Like that, Radio and weasel soared and soared, and I was privileged to watch the unraveling of the game somewhere on the touchline rather than in the stands. But then the vicissitudes of life dictated a change of paths. I ceased being a permanent fixture on the Ugandan showbiz about 2013, when I left New Vision and also began to fall out of my old nightlife corridors and no longer got to regularly meet my famous and incredibly successful OB.
But the joy that always came with seeing an OB, a small-time personal friend, a favourite crooner, a fellow creative, soaring every other day! The inspiration it gives! The confidence is inspires! The hope it breeds! The lessons it provides! How somehow you vicariously share in the success! Whenever I came across him, I came and said hello and expressed my respect, even as he had previously almost punched me in a nightclub when he saw me on a day when a Vision Group paper published a story exposing some personal mess and he was convinced it’s me who knew that much because I had once been a bit close.
Still I say, how much Radio loved and respected art and artists! How he always spoke for art as a whole, incorporating not just musicians but writers and dramatists and comedians and film-makers in his words for art! I remember one time after a press conference, after he had spoken in such broad terms about art, I asked him if he really saw a future for creative writing in Uganda. Those are the days when I most eagerly wanted to become a published writer and spent a lot of my time fashioning poetry and fiction. Radio looked at me and asked if I didn’t know that I was one of those supposed to produce Ugandan writing.
“You are from Butiki, which is a factory of people who use words to produce magic, and you are a journalist, who else do you want to do it? It’s our time as young people to do great things for this country. You can’t aim to always just work for someone’s media house, find some time, go and create art. That’s where the good life is for an artist, in creating your own art and finding success with it.” That time I also asked him if he planned to write himself, to make use of his exceptional writing gift beyond the borders of music, and he said he had chosen music. “Maybe when I am an old man and I have to tell my accumulated stories,” was his response.
Another time I remember Radio talking with his then managers Jeff and Allan Kiwa somewhere in Club Silk, and he was assuring some other guys (I think they were managers from one of the beer companies) that Allan and Jeff were the biggest artists at Neverland. He was telling the group that while him and Weasel and Washington created the music, Jeff and Kiwa created and creatively ran the entire Goodlyfe music business. Another time, Radio was bragging that he had money somewhere in Rouge, shouting that he had it only because he knew the creativity that it takes to succeed in any business, be it singing or trading. For me that was a peek into the man’s view of art as something a person needs in everything, be it trading –guess he even saw life itself as art!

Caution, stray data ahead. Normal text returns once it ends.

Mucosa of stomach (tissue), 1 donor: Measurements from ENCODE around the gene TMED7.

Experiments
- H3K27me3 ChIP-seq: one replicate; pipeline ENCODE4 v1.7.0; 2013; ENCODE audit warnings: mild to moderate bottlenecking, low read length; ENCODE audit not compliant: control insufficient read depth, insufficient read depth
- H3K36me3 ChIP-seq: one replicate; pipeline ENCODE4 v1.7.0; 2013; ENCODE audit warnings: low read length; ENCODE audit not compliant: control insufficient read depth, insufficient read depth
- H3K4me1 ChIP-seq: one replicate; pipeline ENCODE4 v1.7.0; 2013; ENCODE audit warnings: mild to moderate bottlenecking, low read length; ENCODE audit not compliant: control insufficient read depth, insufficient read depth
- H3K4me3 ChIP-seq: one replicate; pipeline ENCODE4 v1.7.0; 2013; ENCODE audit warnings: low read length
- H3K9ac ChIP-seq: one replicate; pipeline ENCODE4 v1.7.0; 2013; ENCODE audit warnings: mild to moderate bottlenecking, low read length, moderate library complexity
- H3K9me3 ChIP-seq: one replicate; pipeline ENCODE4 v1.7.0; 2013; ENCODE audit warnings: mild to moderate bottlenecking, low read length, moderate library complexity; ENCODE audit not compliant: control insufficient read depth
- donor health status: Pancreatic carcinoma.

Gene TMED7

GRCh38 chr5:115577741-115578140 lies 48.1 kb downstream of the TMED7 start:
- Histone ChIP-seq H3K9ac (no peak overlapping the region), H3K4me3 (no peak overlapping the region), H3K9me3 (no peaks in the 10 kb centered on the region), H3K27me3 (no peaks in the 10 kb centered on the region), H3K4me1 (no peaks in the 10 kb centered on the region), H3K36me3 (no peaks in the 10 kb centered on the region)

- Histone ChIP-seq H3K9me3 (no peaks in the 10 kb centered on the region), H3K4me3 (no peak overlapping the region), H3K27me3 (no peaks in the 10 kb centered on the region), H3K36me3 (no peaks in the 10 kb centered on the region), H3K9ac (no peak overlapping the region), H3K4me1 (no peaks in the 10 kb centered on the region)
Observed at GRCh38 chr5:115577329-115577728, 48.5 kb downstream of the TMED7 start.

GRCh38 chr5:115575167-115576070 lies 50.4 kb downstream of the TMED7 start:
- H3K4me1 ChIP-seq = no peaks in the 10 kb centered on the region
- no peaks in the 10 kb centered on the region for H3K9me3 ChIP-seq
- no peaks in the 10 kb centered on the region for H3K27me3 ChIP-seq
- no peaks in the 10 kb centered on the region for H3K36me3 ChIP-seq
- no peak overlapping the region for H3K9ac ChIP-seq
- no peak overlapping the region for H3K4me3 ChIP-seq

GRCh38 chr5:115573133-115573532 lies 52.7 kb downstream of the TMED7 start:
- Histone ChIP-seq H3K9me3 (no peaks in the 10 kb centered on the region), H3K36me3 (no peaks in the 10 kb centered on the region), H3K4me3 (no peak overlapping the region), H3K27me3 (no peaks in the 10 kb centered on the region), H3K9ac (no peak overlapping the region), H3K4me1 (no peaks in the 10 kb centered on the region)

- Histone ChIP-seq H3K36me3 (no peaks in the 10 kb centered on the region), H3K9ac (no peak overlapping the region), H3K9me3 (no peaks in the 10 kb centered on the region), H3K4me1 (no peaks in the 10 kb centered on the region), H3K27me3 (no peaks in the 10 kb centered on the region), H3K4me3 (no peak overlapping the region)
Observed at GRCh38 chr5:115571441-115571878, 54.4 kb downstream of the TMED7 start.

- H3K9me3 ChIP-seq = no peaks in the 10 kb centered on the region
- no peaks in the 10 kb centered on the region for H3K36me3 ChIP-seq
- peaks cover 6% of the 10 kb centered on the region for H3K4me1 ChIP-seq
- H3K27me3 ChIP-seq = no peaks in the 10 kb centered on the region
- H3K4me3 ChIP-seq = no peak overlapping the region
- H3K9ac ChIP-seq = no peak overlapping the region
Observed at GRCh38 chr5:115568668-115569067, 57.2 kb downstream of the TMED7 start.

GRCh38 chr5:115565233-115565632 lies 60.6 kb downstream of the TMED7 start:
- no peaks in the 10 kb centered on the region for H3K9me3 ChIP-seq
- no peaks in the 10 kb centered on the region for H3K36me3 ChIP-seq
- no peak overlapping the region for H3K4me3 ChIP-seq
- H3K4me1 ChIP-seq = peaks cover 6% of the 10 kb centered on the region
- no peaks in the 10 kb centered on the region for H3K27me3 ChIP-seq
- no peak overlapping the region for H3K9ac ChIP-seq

All in all, here I am writing this to celebrate the life of the artist that was Radio. Surely, I’m grateful to God and cheerful that somehow I had a touchline view of some periods of the epic Radio Mowzey match/game. I’m glad to have been inspired by the works of Radio. So much inspiration. So many lessons. He always advised people to copy from him only that which was good and leave with him the bad.
Methinks, artists of all sorts ought to celebrate Radio the most, because he loved and respected them more than anything else. I also have this feeling that creatives/artists best understand his music –that it’s them who scale to the farthest depths of what his once-in-a-generation mind conjured into existence.
Let me not forget to say that I’m glad he had began to struggle for a connection with his God, whom in one of his last songs he specifically names as Yahweh. We never know how much God draws someone who acknowledges their need for Him and begins to run towards Him, and adding to that the fact that Radio had sufficient Biblical knowledge to work with (the best Divinity student in his year at Butiki!), I’m hopeful he is in the loving arms of the Father, right in the throng of the saints of all ages with Jesus Christ. I can only hope he really is.
I’ll finally state that as a person who enters any music piece primarily for the words, and thereafter only concerned with how well one uses their voice to conjure the mood of the words (not so much interested in the mere beauty of the voice), Radio ranks in my bracket of the specialist Ugandan musicians ever –along with Philly Lutaaya, Paul Kafeero, Elly Wamala, Jose Chameleone, Judith Babirye and Bobi Wine.
God bless your soul, Soldier! Atambule naawe paka paka!
The writer is a journalist and Mowzey Radio’s Old Boy from Kira College Butiki